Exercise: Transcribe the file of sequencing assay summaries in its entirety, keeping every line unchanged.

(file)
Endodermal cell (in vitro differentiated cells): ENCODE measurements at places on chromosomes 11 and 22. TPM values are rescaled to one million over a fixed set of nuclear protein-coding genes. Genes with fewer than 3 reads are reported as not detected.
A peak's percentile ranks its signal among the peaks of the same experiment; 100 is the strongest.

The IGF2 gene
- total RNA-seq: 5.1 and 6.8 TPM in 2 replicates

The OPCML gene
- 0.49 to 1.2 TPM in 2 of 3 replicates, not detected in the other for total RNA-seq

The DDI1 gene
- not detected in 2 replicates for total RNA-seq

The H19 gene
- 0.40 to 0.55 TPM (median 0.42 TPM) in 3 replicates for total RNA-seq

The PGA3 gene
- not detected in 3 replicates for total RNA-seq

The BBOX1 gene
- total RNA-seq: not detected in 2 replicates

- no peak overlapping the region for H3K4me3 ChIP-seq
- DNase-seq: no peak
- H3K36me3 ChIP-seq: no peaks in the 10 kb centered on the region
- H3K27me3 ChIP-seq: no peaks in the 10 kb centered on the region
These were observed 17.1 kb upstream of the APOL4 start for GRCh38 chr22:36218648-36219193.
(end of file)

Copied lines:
Endodermal cell (in vitro differentiated cells): ENCODE measurements at places on chromosomes 11 and 22. TPM values are rescaled to one million over a fixed set of nuclear protein-coding genes. Genes with fewer than 3 reads are reported as not detected.
A peak's percentile ranks its signal among the peaks of the same experiment; 100 is the strongest.

The IGF2 gene
- total RNA-seq: 5.1 and 6.8 TPM in 2 replicates

The OPCML gene
- 0.49 to 1.2 TPM in 2 of 3 replicates, not detected in the other for total RNA-seq

The DDI1 gene
- not detected in 2 replicates for total RNA-seq

The H19 gene
- 0.40 to 0.55 TPM (median 0.42 TPM) in 3 replicates for total RNA-seq

The PGA3 gene
- not detected in 3 replicates for total RNA-seq

The BBOX1 gene
- total RNA-seq: not detected in 2 replicates

- no peak overlapping the region for H3K4me3 ChIP-seq
- DNase-seq: no peak
- H3K36me3 ChIP-seq: no peaks in the 10 kb centered on the region
- H3K27me3 ChIP-seq: no peaks in the 10 kb centered on the region
These were observed 17.1 kb upstream of the APOL4 start for GRCh38 chr22:36218648-36219193.